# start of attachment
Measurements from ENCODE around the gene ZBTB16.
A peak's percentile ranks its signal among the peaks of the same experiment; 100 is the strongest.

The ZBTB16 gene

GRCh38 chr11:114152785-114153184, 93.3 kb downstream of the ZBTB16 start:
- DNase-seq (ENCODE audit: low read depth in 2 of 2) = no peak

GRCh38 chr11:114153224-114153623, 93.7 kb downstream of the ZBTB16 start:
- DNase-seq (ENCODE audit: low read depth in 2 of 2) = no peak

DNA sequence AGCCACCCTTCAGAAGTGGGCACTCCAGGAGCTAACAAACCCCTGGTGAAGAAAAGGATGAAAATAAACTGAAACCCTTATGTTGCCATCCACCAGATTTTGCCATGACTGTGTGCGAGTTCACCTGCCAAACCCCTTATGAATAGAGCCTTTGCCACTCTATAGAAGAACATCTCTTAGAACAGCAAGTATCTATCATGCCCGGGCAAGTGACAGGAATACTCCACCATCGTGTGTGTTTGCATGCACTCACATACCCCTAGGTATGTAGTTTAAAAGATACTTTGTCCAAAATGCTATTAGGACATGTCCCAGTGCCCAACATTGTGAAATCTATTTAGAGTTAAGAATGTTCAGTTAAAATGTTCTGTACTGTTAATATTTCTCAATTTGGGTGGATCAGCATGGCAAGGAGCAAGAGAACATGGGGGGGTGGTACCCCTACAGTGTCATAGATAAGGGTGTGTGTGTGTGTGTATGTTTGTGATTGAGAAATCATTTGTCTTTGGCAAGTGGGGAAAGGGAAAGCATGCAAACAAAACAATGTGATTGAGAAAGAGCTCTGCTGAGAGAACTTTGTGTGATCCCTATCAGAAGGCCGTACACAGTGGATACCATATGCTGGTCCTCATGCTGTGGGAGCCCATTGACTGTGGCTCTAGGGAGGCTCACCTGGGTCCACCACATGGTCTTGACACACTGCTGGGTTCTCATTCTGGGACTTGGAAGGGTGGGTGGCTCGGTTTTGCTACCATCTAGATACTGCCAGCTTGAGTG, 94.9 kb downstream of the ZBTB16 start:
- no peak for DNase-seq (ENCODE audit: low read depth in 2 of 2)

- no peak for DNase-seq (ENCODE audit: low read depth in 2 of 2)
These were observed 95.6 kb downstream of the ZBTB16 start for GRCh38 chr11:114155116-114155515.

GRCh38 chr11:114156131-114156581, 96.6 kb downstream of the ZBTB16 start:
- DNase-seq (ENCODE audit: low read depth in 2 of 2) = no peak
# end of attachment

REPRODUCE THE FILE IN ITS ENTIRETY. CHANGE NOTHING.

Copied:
Measurements from ENCODE around the gene ZBTB16.
A peak's percentile ranks its signal among the peaks of the same experiment; 100 is the strongest.

The ZBTB16 gene

GRCh38 chr11:114152785-114153184, 93.3 kb downstream of the ZBTB16 start:
- DNase-seq (ENCODE audit: low read depth in 2 of 2) = no peak

GRCh38 chr11:114153224-114153623, 93.7 kb downstream of the ZBTB16 start:
- DNase-seq (ENCODE audit: low read depth in 2 of 2) = no peak

DNA sequence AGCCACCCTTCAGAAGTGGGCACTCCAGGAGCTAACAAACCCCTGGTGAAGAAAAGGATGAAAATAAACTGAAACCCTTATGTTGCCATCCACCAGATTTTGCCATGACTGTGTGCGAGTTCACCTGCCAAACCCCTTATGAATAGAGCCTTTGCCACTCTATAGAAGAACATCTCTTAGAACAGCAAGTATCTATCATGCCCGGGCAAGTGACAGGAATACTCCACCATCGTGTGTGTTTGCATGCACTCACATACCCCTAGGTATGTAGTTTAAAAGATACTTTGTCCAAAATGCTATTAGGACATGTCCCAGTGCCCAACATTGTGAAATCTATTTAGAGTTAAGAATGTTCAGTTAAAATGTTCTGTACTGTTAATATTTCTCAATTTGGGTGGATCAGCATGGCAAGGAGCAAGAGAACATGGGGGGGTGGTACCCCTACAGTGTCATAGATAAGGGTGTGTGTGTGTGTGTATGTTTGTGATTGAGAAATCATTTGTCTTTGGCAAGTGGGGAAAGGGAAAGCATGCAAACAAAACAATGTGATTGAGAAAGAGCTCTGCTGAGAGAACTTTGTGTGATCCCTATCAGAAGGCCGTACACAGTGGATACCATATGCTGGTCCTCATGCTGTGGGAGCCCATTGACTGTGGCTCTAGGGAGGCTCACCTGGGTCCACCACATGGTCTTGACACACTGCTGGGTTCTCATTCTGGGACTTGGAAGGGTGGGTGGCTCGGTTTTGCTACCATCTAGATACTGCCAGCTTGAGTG, 94.9 kb downstream of the ZBTB16 start:
- no peak for DNase-seq (ENCODE audit: low read depth in 2 of 2)

- no peak for DNase-seq (ENCODE audit: low read depth in 2 of 2)
These were observed 95.6 kb downstream of the ZBTB16 start for GRCh38 chr11:114155116-114155515.

GRCh38 chr11:114156131-114156581, 96.6 kb downstream of the ZBTB16 start:
- DNase-seq (ENCODE audit: low read depth in 2 of 2) = no peak